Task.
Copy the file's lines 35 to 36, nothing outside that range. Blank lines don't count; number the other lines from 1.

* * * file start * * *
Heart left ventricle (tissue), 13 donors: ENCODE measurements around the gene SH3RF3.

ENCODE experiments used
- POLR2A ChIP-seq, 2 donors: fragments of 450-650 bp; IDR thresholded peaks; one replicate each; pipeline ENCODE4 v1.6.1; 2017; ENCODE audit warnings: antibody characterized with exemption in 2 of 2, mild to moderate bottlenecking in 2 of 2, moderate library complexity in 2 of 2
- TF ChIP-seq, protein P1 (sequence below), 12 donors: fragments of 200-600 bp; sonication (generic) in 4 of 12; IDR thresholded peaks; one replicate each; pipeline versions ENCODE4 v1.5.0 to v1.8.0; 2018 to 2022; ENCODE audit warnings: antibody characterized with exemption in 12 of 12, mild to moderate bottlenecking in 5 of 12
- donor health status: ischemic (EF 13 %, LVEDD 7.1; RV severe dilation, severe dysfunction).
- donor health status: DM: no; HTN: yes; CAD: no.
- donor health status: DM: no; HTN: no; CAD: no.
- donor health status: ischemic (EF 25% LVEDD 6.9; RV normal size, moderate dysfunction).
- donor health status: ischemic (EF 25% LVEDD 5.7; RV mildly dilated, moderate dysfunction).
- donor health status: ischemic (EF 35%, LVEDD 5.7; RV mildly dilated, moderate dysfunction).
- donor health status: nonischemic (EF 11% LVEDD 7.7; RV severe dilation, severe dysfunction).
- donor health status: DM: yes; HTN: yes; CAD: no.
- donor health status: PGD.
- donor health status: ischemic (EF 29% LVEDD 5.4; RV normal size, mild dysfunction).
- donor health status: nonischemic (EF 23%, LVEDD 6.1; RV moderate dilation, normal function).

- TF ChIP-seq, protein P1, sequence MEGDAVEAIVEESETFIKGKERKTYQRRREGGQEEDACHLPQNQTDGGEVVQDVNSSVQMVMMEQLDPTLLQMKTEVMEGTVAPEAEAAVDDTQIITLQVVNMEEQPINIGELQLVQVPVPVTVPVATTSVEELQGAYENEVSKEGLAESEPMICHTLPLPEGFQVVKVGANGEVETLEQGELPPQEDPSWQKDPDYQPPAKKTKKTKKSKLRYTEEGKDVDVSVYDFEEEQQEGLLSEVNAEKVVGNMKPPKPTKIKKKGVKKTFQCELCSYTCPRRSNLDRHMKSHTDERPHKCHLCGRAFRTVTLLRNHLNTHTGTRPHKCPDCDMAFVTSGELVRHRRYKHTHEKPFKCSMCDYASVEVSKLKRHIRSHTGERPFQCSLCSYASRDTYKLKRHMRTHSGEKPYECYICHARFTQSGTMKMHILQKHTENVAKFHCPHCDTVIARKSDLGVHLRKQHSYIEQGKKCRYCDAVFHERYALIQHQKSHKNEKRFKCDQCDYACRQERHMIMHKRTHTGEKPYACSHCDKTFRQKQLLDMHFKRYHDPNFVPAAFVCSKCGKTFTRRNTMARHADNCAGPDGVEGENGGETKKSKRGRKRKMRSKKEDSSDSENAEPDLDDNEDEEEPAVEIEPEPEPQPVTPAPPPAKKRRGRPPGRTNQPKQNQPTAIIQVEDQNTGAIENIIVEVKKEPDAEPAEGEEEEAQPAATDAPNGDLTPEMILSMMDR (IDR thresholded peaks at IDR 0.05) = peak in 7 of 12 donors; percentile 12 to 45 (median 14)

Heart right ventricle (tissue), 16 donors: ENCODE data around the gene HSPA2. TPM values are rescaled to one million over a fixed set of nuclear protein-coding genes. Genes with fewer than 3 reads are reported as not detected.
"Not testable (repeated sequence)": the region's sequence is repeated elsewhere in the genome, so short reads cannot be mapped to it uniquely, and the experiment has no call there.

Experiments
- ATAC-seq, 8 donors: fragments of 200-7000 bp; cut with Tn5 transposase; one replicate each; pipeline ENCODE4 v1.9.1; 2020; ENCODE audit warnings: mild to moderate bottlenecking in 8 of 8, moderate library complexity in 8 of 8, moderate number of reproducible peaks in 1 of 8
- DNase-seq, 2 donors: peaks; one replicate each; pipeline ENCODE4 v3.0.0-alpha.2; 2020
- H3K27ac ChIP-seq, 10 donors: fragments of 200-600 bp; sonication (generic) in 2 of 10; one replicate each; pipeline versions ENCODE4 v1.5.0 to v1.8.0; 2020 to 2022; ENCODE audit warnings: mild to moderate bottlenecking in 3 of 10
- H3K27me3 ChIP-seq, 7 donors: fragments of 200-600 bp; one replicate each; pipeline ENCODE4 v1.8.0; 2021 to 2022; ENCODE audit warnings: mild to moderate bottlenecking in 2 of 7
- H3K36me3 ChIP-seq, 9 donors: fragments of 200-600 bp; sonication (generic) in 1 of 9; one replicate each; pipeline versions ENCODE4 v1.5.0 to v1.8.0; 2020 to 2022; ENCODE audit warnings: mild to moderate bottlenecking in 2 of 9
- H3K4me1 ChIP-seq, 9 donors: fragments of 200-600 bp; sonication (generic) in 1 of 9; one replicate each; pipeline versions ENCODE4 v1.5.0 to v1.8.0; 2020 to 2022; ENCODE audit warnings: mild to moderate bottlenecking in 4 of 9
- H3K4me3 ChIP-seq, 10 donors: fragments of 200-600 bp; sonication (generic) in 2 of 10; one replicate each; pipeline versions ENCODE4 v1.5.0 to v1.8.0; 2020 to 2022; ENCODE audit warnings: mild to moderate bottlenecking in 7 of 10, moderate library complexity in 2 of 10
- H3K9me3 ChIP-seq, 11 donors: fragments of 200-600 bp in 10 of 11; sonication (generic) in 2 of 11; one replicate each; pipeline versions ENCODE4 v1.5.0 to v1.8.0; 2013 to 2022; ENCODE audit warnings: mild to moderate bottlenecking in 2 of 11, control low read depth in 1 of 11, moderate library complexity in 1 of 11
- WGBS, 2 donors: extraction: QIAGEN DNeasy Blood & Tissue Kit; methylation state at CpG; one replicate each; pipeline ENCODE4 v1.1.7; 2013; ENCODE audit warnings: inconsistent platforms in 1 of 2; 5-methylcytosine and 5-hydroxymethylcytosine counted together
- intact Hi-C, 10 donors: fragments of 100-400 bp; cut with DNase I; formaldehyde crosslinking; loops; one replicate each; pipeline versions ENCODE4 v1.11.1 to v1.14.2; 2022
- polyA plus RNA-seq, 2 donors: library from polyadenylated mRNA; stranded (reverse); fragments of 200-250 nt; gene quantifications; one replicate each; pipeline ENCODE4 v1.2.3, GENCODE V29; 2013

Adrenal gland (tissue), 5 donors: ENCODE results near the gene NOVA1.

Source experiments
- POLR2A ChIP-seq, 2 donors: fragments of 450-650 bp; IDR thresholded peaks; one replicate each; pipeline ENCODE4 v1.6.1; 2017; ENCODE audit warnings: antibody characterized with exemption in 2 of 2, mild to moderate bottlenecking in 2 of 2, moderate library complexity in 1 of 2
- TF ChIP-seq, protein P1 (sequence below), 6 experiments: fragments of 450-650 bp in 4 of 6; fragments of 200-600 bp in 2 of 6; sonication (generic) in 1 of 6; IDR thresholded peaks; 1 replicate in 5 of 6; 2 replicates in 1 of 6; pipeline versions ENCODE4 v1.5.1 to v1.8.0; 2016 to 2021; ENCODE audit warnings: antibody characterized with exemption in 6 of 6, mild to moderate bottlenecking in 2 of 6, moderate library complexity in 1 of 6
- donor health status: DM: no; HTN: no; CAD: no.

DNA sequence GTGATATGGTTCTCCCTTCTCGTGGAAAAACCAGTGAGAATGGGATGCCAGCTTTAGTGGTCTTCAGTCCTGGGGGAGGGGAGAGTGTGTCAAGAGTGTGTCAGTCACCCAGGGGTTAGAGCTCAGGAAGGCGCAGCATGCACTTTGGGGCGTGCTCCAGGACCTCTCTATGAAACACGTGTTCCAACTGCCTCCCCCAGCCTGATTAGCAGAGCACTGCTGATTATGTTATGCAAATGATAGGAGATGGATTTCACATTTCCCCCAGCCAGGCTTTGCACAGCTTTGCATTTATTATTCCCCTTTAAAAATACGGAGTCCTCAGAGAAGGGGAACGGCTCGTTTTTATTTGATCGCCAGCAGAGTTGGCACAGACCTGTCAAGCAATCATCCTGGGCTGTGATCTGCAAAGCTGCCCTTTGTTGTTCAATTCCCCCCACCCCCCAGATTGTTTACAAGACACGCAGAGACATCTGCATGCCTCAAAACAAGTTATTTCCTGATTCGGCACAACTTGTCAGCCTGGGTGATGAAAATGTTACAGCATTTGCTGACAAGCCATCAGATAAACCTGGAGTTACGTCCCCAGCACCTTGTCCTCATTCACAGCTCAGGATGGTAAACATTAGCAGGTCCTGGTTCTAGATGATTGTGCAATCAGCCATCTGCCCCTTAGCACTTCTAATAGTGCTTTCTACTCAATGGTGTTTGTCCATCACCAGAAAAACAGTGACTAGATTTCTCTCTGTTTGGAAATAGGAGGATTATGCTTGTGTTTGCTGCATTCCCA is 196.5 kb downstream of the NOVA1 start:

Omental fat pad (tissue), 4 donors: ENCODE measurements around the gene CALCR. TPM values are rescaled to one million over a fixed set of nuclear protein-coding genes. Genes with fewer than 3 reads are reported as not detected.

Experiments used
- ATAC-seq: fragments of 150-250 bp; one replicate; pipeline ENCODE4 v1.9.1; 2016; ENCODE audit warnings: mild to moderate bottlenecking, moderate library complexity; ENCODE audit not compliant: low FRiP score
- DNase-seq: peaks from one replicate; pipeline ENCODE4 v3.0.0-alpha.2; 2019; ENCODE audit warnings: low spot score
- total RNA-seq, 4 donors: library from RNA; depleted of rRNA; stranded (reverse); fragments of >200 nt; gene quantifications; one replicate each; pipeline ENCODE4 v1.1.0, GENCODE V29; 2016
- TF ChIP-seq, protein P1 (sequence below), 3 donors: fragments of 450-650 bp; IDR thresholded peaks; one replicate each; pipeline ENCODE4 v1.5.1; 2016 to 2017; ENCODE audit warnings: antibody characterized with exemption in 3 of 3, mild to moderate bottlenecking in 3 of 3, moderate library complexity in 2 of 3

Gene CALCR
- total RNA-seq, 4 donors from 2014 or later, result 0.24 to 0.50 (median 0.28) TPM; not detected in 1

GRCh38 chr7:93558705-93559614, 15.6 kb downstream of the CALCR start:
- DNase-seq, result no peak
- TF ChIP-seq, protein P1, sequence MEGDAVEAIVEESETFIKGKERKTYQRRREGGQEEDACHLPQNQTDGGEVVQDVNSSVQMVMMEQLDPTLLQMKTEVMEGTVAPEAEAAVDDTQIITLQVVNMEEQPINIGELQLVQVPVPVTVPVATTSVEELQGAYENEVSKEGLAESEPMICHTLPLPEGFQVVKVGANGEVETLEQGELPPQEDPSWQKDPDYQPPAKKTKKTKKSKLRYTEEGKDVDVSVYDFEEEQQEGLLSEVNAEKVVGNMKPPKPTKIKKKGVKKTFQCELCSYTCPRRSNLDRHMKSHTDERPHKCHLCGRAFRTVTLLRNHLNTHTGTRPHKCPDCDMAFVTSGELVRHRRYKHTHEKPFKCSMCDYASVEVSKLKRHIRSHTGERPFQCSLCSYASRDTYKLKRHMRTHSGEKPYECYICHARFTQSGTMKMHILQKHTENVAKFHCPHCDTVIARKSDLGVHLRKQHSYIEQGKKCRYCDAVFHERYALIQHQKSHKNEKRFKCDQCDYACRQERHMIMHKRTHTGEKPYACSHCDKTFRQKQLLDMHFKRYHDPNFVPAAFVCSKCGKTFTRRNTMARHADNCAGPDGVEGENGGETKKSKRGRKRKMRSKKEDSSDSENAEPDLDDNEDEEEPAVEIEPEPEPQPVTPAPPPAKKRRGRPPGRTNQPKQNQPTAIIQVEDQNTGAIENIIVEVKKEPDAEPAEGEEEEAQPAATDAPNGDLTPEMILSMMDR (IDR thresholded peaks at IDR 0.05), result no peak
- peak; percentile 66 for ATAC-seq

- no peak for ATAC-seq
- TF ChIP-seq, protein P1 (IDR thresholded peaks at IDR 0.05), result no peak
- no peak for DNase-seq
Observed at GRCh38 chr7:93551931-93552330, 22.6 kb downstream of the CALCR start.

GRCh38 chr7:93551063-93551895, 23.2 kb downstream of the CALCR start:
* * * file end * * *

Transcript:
- donor health status: DM: no; HTN: no; CAD: no.

DNA sequence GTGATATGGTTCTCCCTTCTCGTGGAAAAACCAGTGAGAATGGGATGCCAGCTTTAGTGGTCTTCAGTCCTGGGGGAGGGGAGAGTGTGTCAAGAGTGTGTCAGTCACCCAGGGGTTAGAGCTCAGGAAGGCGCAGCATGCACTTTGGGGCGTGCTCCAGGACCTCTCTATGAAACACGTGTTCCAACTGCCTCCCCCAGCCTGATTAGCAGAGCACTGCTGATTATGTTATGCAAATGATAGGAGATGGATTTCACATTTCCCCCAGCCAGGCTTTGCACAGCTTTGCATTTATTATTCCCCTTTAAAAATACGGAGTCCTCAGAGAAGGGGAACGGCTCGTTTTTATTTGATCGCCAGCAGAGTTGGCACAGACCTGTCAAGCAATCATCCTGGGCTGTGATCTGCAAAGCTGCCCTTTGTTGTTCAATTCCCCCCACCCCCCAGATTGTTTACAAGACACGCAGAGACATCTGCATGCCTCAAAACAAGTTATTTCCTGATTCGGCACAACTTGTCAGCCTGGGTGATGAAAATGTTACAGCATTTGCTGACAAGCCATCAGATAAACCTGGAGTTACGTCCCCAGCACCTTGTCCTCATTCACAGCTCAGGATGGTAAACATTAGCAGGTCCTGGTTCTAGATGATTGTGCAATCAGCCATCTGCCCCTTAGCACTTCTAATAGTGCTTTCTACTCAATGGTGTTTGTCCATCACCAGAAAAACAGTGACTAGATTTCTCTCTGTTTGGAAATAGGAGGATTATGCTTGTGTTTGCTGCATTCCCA is 196.5 kb downstream of the NOVA1 start: